The Sun unleashes an X5.4 class flare

By Phil Plait | March 6, 2012 9:15 pm

Around midnight UTC last night, Active Region 1429 on the Sun exploded with a fairly large flare: rated at class X5.4, it was among the largest seen in the current cycle.

Video of the flare has been created using images from the Solar Dynamics Observatory:

Yowza. This flare was big enough that it may cause some communication issues and will probably lead to some nice aurorae, but otherwise is no danger to us here on Earth. I haven’t heard much else, but I’ll update this as I do.

Tip o’ the SPF 5000 to Camilla Corona SDO.


Related Posts:

- NASA’s guide to solar flares
- Another big solar flare
- Awesome X2-class solar flare caught by SDO
- The Sun’s still blasting out flares… BIG ones

CATEGORIZED UNDER: Astronomy
MORE ABOUT: SDO, solar flare

Comments (13)

  1. David

    Does the Sun need some prozac?

  2. Wzrd1

    I’m on the space weather mailing list, old news now for me.
    Along with a CME and an edge effect of one tomorrow AND some interaction effects at the same time.
    Not that it’d knock out anything more important than a glowworm…
    But, SOME might get a good light show this week!

  3. John Paradox

    David Says:
    March 6th, 2012 at 9:36 pm

    Does the Sun need some prozac?

    Preparation H?

    J/P=?

  4. Pete UK

    The BBC screened a fairly good edition of their science vehicle Horizon yesterday – all about solar flares and CMEs, how they pose a threat to our electronics-based world and what we are starting to do to mitigate the risk. A tad sensationalist, but good for all that.

    Available on BBC iPlayer, for those who can access that content, at

    http://www.bbc.co.uk/iplayer/episode/b01d99vb/Horizon_20112012_Solar_Storms_The_Threat_to_Planet_Earth/

    On a related subject, the first of another great documentary series from the Beeb which started last weekend:

    Orbit: Earth’s Extraodinary Journey.

    http://www.bbc.co.uk/iplayer/episode/b01d7kd5/Orbit_Earths_Extraordinary_Journey_Episode_1/

    This was excellent. Truly, our cup runneth over.

  5. Very cool stuff.

    Speaking of cool stuff in the solar system, Dr. Plait, could you discuss the “Hot Flow Anomaly”? I think that would be a terrific blog subject.

  6. Messier Tidy Upper

    @ ^ Larian LeQuella : I’m not sure that “cool” is right word here somehow! ;-)

    Is it just me or perhaps the angle we’re veiwing it from or did this flare seem set a quarter or so of our Sun quivering? Great clip. 8)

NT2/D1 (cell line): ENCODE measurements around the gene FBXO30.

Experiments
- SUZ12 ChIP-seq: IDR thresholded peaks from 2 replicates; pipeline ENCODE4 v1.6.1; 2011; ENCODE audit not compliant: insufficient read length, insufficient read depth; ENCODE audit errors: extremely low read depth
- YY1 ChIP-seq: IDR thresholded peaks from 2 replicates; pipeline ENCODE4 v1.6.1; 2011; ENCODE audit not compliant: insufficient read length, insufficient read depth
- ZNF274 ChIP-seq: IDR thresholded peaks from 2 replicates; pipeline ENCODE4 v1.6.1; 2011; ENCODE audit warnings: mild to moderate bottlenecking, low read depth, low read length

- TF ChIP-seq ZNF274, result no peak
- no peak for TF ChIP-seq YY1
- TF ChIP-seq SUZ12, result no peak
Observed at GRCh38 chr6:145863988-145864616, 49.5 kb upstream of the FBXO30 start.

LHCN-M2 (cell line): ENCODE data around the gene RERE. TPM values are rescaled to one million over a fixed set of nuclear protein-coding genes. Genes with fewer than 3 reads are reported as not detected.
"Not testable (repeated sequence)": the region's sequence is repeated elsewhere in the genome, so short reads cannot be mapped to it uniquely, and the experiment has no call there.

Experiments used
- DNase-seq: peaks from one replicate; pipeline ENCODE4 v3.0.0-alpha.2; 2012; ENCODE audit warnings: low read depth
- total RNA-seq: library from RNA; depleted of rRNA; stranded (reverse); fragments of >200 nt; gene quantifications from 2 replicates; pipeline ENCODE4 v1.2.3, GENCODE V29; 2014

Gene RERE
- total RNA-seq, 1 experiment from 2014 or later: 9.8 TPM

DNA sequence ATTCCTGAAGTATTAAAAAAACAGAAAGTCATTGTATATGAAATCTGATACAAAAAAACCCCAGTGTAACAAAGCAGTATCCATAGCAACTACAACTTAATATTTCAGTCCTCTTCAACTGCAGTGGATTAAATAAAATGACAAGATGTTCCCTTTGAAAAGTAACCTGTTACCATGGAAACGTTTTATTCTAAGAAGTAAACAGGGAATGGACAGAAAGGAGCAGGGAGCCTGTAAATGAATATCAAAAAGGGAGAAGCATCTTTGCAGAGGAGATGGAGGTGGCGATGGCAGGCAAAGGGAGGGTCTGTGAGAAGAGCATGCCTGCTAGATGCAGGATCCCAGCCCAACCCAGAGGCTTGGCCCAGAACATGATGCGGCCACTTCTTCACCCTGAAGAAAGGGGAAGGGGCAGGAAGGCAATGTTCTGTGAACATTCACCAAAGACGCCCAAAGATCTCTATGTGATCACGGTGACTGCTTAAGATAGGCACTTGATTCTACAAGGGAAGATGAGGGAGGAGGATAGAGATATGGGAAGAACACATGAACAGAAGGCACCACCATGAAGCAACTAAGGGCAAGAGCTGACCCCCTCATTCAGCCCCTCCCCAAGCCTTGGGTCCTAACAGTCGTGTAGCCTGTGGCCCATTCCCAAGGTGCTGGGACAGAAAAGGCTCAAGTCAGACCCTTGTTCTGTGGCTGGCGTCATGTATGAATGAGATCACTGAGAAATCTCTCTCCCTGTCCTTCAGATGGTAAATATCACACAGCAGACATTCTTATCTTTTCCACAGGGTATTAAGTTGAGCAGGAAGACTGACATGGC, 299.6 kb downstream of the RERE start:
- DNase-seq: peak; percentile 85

Wonder if the helioseismologists noticed a sunquake as a result of this and if so what the solar Richter scale equivalent would be?

  7. Carey

    I love that little “after-burp” that pushes out from the sunspot at about a 5 o’clock angle after the main blast.

  8. Chris

    @5 Messier
    The satellite’s camera is shortening the exposure to keep the flare from being over exposed. This reduces the intensity of the rest of the sun producing the quivering I believe you are referring to.

  9. Hot off the presses (or at least the SWPC alerts mailing list):
    Space Weather Message Code: ALTPX3
    Serial Number: 25
    Issue Time: 2012 Mar 07 1417 UTC

    ALERT: Proton Event 10MeV Integral Flux exceeded 1000pfu
    Begin Time: 2012 Mar 07 1410 UTC
    NOAA Scale: S3 – Strong

    NOAA Space Weather Scale descriptions can be found at

    Potential Impacts: Radiation – Passengers and crew in high latitude, high altitude flights may experience increasing radiation exposures. Astronauts on EVA (extra-vehicular activity) are exposed to elevated radiation levels.
    Spacecraft – Single-event upsets to satellite operations, noise in imaging systems, and slight reduction of efficiency in solar panels are likely.
    Radio – Degraded or episodically blacked-out polar HF (high frequency) radio propagation.

  10. Mark

    It looks like the whole surface of the sun moves following the flare. Is this akin to an explosion followed by a concussion wave here on earth?

  11. Messier Tidy Upper

    @8. Chris wrote :

    @5 Messier – The satellite’s camera is shortening the exposure to keep the flare from being over exposed. This reduces the intensity of the rest of the sun producing the quivering I believe you are referring to.

    Ah, that makes sense – Thanks. :-)

  12. Jim Mooney

    There are some studies linking geomagnetic storms with negative physiological and psychological effects, so we’ll see if there are any artifacts of that, although adnittedly statistically anomalous, tomorrow.

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